“Houses of Light—Bryan Currie of Portland, Maine,” Friend, Mar. 2008, 16–18
Each night along the rugged, storm-lashed coast of Maine, lighthouses reach out into the darkness with beacons of light. Right now Bryan Currie (9) and his family are paying a daytime visit to the Portland Head Lighthouse on Cape Elizabeth. They like to sit on a bench here and watch the breakers crash and foam white against dark rocks.
Bryan knows very well that lighthouses can be symbols of higher things. “A lighthouse helps people in boats or ships find their way through the fog, and the gospel helps us get safely back to Heavenly Father and Jesus Christ,” he explains.
“Bryan is a real people person,” Sister Currie says. “He can just meet somebody and start talking to them or playing with them. He gets along with people.”
“Bryan knows a lot about the gospel,” Brother Currie adds. “When the missionaries come by they sometimes ask him questions. He just snaps the answers right off.”
Bryan’s sisters, Rachel (5) and Alicia (7), are fun, kind, and compassionate. “When I’m not feeling well, they both take care of me,” Sister Currie says.
Bryan’s taste for geography is obvious when he mentions some of his many friends. As he names them, he makes clear exactly where they live in relation to the Currie home. He can explain not only how to find his old friends, but how to make new ones: “Making a new friend doesn’t take just a few days,” he cautions. “It takes more than a week.”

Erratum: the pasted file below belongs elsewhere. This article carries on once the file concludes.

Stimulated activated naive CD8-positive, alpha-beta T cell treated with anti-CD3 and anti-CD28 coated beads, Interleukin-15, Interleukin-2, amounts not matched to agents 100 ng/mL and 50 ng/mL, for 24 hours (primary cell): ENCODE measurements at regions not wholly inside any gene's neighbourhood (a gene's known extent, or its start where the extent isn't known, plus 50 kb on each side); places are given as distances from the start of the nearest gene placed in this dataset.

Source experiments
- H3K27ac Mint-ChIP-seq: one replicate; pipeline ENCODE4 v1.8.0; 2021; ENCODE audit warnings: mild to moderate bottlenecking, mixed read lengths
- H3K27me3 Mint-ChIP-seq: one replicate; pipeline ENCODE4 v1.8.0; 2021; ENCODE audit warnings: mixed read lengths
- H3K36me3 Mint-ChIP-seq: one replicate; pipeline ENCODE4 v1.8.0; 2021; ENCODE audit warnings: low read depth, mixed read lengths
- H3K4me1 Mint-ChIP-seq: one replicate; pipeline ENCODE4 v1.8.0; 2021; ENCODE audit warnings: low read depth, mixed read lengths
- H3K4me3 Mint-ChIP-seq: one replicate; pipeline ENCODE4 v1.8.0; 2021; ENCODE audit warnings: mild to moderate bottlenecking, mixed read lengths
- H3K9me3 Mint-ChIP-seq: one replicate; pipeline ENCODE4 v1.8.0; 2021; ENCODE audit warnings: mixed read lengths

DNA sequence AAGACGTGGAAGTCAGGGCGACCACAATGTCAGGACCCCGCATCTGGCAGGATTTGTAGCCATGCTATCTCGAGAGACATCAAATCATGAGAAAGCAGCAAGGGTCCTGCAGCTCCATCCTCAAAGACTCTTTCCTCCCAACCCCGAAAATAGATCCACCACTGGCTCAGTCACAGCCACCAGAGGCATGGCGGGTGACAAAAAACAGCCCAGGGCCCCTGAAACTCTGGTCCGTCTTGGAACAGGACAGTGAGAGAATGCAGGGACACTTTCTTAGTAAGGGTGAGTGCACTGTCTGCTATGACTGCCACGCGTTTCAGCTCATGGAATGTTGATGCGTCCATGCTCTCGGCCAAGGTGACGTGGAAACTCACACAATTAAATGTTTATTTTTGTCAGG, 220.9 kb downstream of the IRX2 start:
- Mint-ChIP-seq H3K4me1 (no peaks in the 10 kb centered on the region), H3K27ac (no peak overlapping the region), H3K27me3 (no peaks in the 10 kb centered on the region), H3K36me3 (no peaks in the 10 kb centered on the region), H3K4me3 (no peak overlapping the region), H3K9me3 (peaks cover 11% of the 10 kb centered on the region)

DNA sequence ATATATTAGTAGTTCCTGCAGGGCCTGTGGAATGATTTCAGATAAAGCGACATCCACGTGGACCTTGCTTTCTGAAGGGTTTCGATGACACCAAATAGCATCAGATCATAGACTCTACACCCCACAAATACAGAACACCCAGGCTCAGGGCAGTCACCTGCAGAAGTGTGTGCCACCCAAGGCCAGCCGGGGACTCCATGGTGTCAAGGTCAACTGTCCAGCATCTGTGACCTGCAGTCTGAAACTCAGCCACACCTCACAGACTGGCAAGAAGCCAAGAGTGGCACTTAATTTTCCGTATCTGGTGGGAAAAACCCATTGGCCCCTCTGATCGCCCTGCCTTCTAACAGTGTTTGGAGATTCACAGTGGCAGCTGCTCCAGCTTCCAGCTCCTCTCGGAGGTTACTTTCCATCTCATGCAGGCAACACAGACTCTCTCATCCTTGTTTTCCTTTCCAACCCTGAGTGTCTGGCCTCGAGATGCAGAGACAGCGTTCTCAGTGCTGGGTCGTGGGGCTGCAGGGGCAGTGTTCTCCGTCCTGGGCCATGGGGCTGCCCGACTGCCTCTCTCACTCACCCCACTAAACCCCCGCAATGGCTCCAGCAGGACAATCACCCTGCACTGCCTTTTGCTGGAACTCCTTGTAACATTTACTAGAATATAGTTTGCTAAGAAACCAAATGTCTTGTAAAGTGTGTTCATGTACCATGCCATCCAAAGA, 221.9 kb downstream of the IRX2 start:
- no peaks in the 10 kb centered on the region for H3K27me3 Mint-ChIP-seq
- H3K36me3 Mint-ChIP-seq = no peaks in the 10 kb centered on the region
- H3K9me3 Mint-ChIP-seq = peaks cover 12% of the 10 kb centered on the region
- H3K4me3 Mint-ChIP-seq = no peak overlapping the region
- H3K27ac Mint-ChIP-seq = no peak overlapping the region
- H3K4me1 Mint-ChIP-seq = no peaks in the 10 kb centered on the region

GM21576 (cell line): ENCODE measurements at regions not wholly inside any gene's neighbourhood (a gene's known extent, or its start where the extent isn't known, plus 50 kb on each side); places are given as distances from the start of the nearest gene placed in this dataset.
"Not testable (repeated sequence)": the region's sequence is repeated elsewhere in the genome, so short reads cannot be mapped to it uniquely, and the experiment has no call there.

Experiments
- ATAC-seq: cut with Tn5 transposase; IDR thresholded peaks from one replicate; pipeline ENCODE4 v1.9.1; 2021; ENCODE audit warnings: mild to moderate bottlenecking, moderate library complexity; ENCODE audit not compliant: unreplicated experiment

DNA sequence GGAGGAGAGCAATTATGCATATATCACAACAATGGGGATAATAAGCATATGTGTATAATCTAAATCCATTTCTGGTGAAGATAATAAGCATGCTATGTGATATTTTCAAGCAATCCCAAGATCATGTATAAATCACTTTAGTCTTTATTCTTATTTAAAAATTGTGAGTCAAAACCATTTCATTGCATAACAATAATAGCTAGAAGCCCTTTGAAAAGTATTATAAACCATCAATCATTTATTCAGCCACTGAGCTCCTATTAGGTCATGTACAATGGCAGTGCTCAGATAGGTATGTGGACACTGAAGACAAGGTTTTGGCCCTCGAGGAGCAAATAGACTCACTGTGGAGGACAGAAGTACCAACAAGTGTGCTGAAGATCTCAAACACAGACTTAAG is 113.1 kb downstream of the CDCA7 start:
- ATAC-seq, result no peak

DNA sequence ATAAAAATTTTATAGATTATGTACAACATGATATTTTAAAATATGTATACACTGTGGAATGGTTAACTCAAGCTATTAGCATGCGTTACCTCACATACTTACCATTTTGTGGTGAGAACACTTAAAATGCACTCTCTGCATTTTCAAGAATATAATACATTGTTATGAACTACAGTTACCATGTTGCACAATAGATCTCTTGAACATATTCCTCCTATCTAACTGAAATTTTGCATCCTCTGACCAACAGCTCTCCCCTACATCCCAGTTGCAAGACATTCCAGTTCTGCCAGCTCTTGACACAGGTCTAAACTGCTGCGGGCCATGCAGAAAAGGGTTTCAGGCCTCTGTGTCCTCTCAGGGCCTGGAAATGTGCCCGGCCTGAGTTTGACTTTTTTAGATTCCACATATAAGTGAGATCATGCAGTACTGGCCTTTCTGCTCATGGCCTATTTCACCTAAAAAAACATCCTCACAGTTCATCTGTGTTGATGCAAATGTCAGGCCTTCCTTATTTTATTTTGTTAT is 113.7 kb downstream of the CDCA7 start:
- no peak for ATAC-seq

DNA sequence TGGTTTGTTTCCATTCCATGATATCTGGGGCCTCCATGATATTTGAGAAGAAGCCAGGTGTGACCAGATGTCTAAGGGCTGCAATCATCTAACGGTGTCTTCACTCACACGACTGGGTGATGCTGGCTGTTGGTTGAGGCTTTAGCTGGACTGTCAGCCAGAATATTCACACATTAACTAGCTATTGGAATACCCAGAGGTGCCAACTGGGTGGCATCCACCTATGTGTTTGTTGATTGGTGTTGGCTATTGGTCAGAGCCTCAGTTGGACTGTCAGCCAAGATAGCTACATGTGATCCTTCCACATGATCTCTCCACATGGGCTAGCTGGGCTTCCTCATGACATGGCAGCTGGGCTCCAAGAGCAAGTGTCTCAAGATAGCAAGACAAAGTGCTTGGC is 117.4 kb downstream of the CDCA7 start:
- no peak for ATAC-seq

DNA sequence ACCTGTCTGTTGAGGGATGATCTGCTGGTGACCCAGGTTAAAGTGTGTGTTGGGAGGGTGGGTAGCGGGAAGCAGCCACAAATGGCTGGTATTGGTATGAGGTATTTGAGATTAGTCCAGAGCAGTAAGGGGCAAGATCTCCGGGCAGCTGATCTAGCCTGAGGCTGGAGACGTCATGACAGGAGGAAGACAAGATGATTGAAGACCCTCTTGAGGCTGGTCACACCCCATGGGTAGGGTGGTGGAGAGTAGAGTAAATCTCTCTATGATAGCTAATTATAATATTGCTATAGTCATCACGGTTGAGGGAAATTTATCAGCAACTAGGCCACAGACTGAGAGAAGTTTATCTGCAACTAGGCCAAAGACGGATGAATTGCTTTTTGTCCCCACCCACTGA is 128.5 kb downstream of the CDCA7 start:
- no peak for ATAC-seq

The Curries once had three gerbils—Speedy, Chucky, and Harry. Only Harry still survives. Technically, he is Alicia’s pet, but since the cage is in Bryan’s room, he gets to enjoy the chewing-and-digging show.
Bryan’s mom joined the Church when he was five years old. Several years later, Brother Currie also became a member. Bryan waited until he was nine years old to be baptized so his dad could perform the ordinance.
“It feels good to all be in church together,” Bryan says.
“When I’m sad, I pray,” Bryan states. “Then I feel a lot happier because for some reason I always remember something happy—like going on a vacation with my family. I think maybe Heavenly Father reminds me of all the fun stuff I’ve done so it can push the sad stuff out of my head.”
The whole family prays when a big storm blows in off the Atlantic Ocean. “It’s scary,” Bryan explains. “We’re afraid the big tree in our front yard will fall down on our house. A tree did fall on our house once.”
Bryan’s favorite family home evening lesson was one his mom gave on repentance. She hid paper footprints around the house. Each footprint had a step of repentance written on it. The children first had to find the hidden steps. “I found some and let Rachel find some,” Bryan recalls. Then the family talked about each one and put them in order on the floor. Then each person walked on the footprints, naming the steps of repentance as he or she went.
“I want to be a missionary. I’ve been reading the scriptures to prepare.”
Bryan knows that all Latter-day Saints have been called to be a light to the world and that his home is a “lighthouse” for neighbors and friends. His family is looking forward to going to yet another house of light—the holy temple—where they will be sealed for time and eternity. They want all the light they can get.